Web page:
Light Painting

DECO3200 Assignment 1

Light Painting is one of the more abstract forms of mark making. It is captured using the photographic technique of long-exposure, which allows the path light makes to be seen, rather than an instance of it, which is what a normal photograph consists of. I have chosen to focus my assignment of this as I believe there is a lot of unexplored potential for interaction between human and computers in a creative way.


Light painting has existed since photography was created but only truly became a reality in the early 1820s with the creation of permanent “photo-etching” devices. There are many arguments as to who was the developer of the technology, with some historians like Gernsheim (150th Anniversiarty of Photography, 1977) giving the credit to Nicéphore Niépce for his inventing of ‘heliography’ while others, like Marien (Photography: A Cultural History, 2002), give credit to Louis-Jacques-Mandé Daguerre and his camera called the ‘Daguerreotype’. Both early inventions required a long exposure time so that the image was made permanent on whatever photosensitive material they were using, allowing light painting to become a reality.

The first appearances of light painting, as we know it, started to appear in the late 1800s where photographers would capture paths of light as a study of movement like with Etiene-Jules Marey and his photograph of Georges Demeny where they attached light bulbs to his body and took a long-exposure shot to trace his movement.

Etiene-Jules Marey, image from: t

Other notable artists were Nathan Lerner who captured traces of car lights in the early 1900s and Gjon Mili who photographed the movement of the figure skater Carol Lynne in 1945 for LIFE magazine.

Light painting as an art developed with the improvement of camera capabilities, such as the introduction of colour photography in the mid 1800s and the development of the digital camera in the 1980s.

Concept 1

One interesting device I came across in my research was Luxo. Luxo is a little robot that consists of a mechanical arm with a LED light connected to it. The robotic arm moves in accordance to the software created in Processing and using an Arduino to control the motors in the arm and the colour of the LED light.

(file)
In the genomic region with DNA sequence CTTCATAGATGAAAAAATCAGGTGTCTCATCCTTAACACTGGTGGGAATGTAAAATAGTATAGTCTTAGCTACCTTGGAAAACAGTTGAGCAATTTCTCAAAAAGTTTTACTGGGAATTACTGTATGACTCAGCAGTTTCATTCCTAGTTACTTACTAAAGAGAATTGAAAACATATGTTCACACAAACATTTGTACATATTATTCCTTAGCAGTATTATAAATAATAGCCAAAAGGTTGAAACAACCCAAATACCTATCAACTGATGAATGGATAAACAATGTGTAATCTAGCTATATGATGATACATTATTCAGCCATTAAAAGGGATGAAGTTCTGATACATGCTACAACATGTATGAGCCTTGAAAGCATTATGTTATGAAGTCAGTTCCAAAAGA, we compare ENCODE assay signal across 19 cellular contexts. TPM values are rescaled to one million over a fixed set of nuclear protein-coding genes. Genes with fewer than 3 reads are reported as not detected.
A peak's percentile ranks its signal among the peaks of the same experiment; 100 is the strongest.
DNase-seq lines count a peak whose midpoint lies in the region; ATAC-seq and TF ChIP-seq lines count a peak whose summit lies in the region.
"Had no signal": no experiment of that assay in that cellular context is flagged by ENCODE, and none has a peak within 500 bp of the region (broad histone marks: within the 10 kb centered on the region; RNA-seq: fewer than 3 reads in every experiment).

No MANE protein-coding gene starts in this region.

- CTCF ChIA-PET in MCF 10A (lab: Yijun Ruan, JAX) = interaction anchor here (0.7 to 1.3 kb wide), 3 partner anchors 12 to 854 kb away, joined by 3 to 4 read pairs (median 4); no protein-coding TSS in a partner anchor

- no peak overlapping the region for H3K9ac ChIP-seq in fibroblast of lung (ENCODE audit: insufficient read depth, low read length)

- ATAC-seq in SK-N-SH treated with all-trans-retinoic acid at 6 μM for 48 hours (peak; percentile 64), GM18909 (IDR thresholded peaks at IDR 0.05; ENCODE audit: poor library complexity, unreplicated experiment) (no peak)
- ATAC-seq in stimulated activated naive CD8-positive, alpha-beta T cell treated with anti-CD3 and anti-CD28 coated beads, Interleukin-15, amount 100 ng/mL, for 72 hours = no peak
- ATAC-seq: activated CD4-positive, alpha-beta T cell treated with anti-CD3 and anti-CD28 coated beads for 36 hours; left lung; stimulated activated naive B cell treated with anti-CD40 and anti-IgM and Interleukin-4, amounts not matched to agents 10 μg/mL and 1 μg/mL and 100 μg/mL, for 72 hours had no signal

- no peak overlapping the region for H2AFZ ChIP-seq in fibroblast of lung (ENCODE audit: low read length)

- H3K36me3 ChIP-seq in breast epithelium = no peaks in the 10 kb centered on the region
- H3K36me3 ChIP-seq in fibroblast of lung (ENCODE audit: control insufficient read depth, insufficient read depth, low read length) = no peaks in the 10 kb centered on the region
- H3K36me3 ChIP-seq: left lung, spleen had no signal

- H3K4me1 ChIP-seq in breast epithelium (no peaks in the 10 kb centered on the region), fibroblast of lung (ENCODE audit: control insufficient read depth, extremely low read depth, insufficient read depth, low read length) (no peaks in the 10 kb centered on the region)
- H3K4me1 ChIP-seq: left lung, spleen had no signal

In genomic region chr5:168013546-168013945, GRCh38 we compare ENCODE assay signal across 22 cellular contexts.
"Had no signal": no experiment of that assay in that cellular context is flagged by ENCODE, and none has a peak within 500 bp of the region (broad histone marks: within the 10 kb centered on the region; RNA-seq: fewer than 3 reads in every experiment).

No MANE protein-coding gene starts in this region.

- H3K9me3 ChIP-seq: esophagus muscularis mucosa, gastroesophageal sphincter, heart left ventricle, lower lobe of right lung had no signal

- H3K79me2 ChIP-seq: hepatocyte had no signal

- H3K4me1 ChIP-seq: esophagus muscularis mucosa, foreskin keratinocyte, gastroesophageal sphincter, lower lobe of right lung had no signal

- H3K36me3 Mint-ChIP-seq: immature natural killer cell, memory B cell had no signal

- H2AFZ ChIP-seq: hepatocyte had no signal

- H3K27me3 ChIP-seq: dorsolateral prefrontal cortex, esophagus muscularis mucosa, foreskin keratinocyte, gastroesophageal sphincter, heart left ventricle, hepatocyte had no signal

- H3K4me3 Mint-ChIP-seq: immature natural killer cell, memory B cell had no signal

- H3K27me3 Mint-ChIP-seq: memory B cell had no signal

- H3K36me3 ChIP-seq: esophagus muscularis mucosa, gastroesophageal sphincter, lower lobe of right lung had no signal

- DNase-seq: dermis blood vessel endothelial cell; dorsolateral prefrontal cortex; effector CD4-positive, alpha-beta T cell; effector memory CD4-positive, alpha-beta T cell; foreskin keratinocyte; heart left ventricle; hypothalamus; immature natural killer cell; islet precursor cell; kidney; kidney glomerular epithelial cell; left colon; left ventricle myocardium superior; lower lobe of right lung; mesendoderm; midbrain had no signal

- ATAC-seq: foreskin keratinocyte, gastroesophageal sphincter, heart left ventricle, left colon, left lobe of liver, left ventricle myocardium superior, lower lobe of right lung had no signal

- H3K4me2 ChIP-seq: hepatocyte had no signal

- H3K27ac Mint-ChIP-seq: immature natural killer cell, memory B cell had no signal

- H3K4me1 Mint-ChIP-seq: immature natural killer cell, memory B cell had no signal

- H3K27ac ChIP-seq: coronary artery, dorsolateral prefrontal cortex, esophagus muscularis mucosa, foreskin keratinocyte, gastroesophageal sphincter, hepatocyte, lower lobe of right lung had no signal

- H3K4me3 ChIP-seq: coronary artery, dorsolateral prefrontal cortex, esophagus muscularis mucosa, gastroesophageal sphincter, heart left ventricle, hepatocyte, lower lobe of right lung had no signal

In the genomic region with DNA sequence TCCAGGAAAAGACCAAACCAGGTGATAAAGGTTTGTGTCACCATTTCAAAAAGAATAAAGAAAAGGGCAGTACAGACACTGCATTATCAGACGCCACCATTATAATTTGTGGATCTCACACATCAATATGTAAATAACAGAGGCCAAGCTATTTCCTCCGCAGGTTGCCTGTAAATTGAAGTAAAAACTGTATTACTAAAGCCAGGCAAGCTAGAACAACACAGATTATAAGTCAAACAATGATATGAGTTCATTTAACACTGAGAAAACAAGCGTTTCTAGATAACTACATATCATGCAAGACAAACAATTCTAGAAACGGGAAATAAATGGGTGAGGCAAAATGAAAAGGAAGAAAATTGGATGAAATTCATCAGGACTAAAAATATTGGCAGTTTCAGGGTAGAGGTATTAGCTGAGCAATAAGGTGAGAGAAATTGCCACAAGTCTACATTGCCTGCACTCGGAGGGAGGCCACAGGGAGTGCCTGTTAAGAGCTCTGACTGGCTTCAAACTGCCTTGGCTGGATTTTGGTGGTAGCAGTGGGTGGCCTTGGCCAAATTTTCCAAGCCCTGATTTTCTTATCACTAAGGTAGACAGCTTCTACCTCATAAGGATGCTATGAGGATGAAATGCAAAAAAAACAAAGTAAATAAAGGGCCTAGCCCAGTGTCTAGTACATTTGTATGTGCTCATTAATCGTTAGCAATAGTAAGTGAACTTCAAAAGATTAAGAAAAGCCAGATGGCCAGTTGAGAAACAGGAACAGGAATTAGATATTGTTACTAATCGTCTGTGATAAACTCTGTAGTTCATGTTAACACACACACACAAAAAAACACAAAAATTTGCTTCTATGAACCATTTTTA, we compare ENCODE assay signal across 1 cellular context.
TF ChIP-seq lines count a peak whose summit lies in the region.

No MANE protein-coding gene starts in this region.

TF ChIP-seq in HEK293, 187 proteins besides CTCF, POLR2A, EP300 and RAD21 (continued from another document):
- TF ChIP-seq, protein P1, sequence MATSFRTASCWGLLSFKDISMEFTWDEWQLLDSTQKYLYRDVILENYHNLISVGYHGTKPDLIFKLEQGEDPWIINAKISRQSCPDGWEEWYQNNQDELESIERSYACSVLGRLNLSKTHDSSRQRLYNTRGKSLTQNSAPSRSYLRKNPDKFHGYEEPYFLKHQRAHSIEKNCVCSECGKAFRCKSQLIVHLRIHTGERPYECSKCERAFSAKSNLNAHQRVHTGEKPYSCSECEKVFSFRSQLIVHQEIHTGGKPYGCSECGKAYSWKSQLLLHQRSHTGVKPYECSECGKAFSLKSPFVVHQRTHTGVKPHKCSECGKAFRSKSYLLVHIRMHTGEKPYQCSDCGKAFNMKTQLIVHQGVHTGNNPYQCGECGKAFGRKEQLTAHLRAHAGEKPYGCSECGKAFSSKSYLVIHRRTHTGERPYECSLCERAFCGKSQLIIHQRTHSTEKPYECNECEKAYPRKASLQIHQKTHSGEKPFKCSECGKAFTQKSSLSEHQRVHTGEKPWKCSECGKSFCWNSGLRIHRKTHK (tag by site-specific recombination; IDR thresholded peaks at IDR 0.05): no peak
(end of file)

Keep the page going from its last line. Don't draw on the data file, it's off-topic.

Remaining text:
Light Painting by Luxo, image from:

Light Painting by Luxo, image from:

Go here for a video of it in motion:

Applying this to human-computer interaction, a similar robot could be built that could take in an image, like a person’s face, and trace out a light painting based on the image. A camera could take in the image and send it to Processing that would translate the image to a set of instructions for the motorized arm holding the light source, to trace out another image to be captured by a camera set to long exposure. The resulting image could be varied depending on a certain set of conditions, like the colour of the LED light could change based on the pixel values within the image i.e. red pixel colour in the face could translate to a red LED light trace and so on. Another idea could be the number of objects or faces detected within the image could translate to different colours or patterns being drawn to represent the different objects detected, though the result drawing would be something more abstract than a simple outline of a face.



Concept 2

When researching the history of light painting, I came across many artists who provided me with inspiration. One was the fashion photographer, Aurora Crowley who uses light as a means of illustrating his models and highlighting the concept he is photographing.

Aurora Crowley, image from:

Aurora Crowley, image from:

Go here to see his work in action:

Another artist who provided a great deal of inspiration for me was Eric Staller. His work of photographing areas of New York, setting up a camera on long exposure and moving around a space using various different light sources, created some interesting environments, which would be fun to recreate.

In terms of human-computer interaction, I feel it would be an interesting concept to create if a user could somehow create a shape or line using a light and it be generated to create a space like the cube in Staller’s image or the multi-coloured lines that cover Crowley’s models. The main creativity would be left to the machine and the algorithm it runs on, taking a motion or shape from the user and translating it into an environment around the user, which would show up in the result image.







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